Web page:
Songo Mnara

Exploring the Ruins of Kilwa

When you think of visiting an old historical UNESCO World Heritage Site located on a Tanzanian island, what comes to mind?

I am pretty sure…Stone Town, Zanzibar!

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What if I told you that there is another place in Tanzania that fits the exact same description—a place with a history that goes back further than Stone Town and which, at its height, was of even greater global importance?

It’s true, I tell you. That place, Kilwa, is what I would like to tell you about today.

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I first heard of the Kilwa Sultinate, many years ago in 10th grade African history class.

As a Tanzanian, I was very surprised to learn that such a civilization had existed in my country and that I was only hearing about it for the first time in my mid-teens.

I lived in the Côte d’Ivoire, at the time, so didn’t pursue it much further.

Instead, I internalized that the ruins of Kilwa were still standing today and made a mental note to find out more one day, when I was older and in Tanzania.

The perfect opportunity presented itself not too long ago, when a man I was seeing told me about an amazing solo trip he had taken to Kilwa a couple of months before we started dating.

He’d had such a great time there that he suggested we go back together so I could experience it for myself. So we did.

Before I go on and tell you about my experience of Kilwa, perhaps I should begin by telling you about the ancient Kilwa Sultinate so that you understand what all the fuss is about.

What was the Kilwa Sultanate?

In the 10th century, according to legend, a Shirazi prince (from present-day Iran) arrived on an island off the southern coast of present-day Tanzania.

He was the son of the Emir of Shiraz and an Abyssinian enslaved woman (Abyssinia was part of present-day Ethiopia), and the island he landed on was Kilwa Kisiwani, or the island of Kilwa.

What had brought him to Kilwa, and who he was with when he got there, is subject to much debate. Suffice it to say that the prince was looking for a new place to settle down and stay.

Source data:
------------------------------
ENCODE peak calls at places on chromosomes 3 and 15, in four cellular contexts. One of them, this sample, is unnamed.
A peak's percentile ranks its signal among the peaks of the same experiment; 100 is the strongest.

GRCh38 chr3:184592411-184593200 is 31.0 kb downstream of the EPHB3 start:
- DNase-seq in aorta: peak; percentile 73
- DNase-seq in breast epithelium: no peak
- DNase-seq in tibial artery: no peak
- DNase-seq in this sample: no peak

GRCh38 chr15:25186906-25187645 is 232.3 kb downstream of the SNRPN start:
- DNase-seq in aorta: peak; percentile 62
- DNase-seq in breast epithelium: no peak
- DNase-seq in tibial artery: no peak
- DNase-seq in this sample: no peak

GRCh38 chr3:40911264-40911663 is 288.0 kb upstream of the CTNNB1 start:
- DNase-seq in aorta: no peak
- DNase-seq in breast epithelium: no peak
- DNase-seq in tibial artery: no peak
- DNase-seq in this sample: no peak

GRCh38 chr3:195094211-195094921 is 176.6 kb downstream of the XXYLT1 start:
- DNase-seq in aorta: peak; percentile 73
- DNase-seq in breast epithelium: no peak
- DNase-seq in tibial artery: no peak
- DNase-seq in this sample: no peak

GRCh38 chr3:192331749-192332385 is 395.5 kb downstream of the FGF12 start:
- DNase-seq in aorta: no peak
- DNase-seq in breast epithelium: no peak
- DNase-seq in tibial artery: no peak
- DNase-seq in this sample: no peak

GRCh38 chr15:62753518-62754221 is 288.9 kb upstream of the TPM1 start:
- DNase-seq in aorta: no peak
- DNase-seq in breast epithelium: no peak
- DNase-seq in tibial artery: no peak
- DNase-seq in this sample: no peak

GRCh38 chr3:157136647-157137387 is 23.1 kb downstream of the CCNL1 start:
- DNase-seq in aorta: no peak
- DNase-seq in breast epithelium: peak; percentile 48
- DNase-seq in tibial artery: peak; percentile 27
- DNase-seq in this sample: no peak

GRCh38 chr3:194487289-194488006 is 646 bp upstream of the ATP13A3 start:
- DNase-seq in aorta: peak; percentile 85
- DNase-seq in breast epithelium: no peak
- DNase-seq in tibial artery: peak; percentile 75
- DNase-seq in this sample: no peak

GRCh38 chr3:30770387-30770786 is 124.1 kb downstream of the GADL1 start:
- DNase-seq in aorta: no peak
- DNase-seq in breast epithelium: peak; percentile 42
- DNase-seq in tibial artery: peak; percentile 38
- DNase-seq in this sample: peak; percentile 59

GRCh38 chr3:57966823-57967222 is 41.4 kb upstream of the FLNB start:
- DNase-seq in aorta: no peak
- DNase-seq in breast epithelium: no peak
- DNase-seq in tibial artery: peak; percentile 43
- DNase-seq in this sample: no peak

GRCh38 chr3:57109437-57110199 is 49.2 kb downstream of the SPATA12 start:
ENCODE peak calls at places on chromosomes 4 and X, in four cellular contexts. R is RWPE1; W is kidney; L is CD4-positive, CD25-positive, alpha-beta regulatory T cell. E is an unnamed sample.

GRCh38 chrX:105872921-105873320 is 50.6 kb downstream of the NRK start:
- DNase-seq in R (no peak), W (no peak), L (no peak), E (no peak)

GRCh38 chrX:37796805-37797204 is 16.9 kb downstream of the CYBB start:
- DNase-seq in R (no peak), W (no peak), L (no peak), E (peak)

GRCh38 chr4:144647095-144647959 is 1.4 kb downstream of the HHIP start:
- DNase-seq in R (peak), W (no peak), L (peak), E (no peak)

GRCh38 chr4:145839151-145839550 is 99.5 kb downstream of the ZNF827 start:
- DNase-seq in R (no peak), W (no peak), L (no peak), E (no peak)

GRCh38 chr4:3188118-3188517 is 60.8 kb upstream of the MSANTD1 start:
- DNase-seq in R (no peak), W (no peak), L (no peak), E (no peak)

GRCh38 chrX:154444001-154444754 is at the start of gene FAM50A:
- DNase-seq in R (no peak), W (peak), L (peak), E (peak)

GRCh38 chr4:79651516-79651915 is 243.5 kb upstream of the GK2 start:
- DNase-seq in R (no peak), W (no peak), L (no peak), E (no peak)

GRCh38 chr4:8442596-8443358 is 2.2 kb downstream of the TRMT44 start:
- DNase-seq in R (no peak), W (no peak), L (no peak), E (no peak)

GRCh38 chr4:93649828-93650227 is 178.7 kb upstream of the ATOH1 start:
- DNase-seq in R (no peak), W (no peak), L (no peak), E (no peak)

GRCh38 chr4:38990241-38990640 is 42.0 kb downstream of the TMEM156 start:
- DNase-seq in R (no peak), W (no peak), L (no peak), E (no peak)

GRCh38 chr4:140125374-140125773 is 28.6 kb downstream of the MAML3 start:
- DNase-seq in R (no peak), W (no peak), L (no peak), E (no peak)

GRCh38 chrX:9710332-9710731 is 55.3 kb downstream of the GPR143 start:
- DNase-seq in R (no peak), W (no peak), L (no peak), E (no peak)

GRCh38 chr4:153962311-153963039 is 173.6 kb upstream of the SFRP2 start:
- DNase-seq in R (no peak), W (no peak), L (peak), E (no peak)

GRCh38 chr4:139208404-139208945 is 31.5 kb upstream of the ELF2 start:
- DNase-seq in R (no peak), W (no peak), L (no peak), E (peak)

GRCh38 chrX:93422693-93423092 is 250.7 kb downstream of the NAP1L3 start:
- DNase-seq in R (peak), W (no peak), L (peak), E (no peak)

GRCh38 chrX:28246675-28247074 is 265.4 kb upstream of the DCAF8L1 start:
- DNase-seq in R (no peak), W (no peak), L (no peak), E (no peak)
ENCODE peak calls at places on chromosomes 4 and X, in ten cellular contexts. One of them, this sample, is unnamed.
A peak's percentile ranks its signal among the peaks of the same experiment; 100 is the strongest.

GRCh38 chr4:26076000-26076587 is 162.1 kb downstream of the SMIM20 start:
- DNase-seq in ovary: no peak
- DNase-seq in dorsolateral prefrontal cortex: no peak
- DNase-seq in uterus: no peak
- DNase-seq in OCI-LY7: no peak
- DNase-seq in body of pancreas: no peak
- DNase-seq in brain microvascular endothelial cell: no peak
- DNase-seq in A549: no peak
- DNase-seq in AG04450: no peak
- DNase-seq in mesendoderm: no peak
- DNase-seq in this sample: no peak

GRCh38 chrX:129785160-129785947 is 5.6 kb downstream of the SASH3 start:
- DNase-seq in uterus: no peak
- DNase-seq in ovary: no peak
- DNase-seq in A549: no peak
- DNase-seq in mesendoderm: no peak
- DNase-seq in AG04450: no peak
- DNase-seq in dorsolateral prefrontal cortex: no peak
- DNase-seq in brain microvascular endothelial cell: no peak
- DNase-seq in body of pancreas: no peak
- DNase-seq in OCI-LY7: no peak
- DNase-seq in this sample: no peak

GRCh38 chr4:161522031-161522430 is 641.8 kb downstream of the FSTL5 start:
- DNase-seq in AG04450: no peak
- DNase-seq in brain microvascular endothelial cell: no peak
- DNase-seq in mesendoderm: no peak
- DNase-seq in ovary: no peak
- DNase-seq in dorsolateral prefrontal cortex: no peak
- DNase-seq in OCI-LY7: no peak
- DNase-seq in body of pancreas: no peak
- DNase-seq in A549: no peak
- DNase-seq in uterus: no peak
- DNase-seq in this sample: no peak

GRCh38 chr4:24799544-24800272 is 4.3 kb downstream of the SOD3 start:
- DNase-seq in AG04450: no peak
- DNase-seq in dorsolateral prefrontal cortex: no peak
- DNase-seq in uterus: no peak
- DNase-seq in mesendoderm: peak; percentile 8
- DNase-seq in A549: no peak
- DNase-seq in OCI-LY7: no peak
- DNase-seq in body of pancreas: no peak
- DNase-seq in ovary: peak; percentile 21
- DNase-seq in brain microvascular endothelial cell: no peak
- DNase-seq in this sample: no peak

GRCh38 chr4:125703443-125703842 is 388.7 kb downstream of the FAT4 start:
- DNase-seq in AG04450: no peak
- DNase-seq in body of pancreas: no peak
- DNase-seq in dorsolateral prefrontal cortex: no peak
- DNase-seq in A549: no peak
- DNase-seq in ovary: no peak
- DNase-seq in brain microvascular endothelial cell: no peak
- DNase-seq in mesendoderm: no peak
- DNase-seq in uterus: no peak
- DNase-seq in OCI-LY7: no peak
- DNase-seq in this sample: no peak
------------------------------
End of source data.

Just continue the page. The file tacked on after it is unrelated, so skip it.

He reportedly bought the island of Kilwa from the local authorities for an amount of cloth equal to the circumference of the island, and the rest is, quite literally, history.

Within a few hundred years, the Kilwa Sultanate was the most important power on the Swahili Coast with its authority stretching as far north as Malindi in Kenya and as far south as Sofala in Mozambique, with trading posts across the Mozambique Channel in Madagascar.

Kilwa controlled the Indian Ocean trade between Africa, Arabia, and India.

What was Kilwa trading?

From the interior of Africa, Kilwa traded gold, iron, ivory & other animal products, as well as people in the form of slaves.

From Asia, the trade involved beads, textiles, jewelry, porcelain, and spices.

In 1331, Ibn Battuta, the well-travelled Moroccan scholar visited Kilwa. Of it, he wrote:

“The city of Kilwa is amongst the most beautiful of cities and elegantly built."

To put his praise in context, Ibn Battuta’s travels spanned as far as North Africa, the Horn of Africa, West Africa, the Middle East, Central Asia, Southeast Asia, and China.

Of the people of Kilwa, the scholar wrote:

“The majority of its inhabitants are Zanj, jet black in color, and with tattoo marks on their faces."

Although the origin story of the Kilwa Sultanate involved foreign princes, the civilization that arose therafter was truly an African one.

Now that you know about the history of Kilwa, perhaps a more relevant question for you today is…

What is there to see in present-day Kilwa?

To answer that question, let me first clarify: today, ‘Kilwa’ can refer to any of three places: Kilwa Kisiwani (the ‘island of Kilwa’), Kilwa Masoko (‘Kilwa of the markets’), and Kilwa Kivinje (‘Kilwa of the Casuarina trees’).

Luckily, all three Kilwas are located close to each other in the present-day district of Kilwa, on the southern coast of Tanzania.

The center of the Kilwa Sultinate was located on Kilwa Kisiwani, the island of Kilwa, so this is the Kilwa of greatest interest to most travelers to the region.

Kilwa Kisiwani, the Island of Kilwa

Kilwa Kisiwani, along with an island 8 kilometers away, Songo Mnara, is the home of a UNESCO world heritage site known as “The Ruins of Kilwa Kisiwani and Ruins of Songo Mnara".

On the island of Kilwa, you can see ruins that include what used to be the largest mosque in sub-Saharan Africa until the 16th century, a palace that featured 100 rooms and an 80,000-liter octagonal bathing pool, a big fort, and lots more.

To see these ruins also involves sailing across the beautiful blue waters of the Kilwa Kisiwani Harbour from Kilwa Masoko on the mainland.

The ruins of Songo Mnara are less grand than those at Kilwa Kiswani but are still of historical interest because of the extent of the ruins.

The Songo Mnara ruins lay out a plan of a 15th-century walled Swahili stone town and give a good idea of the physical arrangement of what such a town looked like.

To give you an idea of what there is to see in Kilwa, here are some pictures I shared on Instagram after my trip there.

So now that you know about Kilwa Kisiwani, what are Kilwa Masoko and Kilwa Kivinje?

Kilwa Masoko, the Present-Day Town of Kilwa

Kilwa Masoko (‘Kilwa of the markets’), as its name suggests, is the present-day town of Kilwa.